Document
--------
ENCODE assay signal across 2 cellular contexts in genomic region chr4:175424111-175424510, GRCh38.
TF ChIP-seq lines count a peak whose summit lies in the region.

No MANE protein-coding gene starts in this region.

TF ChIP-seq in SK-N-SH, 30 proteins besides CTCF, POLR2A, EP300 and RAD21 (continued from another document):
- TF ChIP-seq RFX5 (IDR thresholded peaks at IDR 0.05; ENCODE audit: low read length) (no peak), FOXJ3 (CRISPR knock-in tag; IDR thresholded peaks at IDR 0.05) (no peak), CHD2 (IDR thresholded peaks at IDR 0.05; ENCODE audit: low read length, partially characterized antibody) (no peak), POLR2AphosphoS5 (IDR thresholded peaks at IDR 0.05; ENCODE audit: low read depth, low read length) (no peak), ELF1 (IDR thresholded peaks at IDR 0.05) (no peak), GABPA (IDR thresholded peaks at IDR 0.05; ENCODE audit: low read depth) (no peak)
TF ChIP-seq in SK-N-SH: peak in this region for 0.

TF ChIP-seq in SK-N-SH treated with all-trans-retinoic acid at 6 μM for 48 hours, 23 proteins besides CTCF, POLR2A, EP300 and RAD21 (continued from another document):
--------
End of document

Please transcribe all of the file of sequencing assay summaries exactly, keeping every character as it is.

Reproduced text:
ENCODE assay signal across 2 cellular contexts in genomic region chr4:175424111-175424510, GRCh38.
TF ChIP-seq lines count a peak whose summit lies in the region.

No MANE protein-coding gene starts in this region.

TF ChIP-seq in SK-N-SH, 30 proteins besides CTCF, POLR2A, EP300 and RAD21 (continued from another document):
- TF ChIP-seq RFX5 (IDR thresholded peaks at IDR 0.05; ENCODE audit: low read length) (no peak), FOXJ3 (CRISPR knock-in tag; IDR thresholded peaks at IDR 0.05) (no peak), CHD2 (IDR thresholded peaks at IDR 0.05; ENCODE audit: low read length, partially characterized antibody) (no peak), POLR2AphosphoS5 (IDR thresholded peaks at IDR 0.05; ENCODE audit: low read depth, low read length) (no peak), ELF1 (IDR thresholded peaks at IDR 0.05) (no peak), GABPA (IDR thresholded peaks at IDR 0.05; ENCODE audit: low read depth) (no peak)
TF ChIP-seq in SK-N-SH: peak in this region for 0.

TF ChIP-seq in SK-N-SH treated with all-trans-retinoic acid at 6 μM for 48 hours, 23 proteins besides CTCF, POLR2A, EP300 and RAD21 (continued from another document):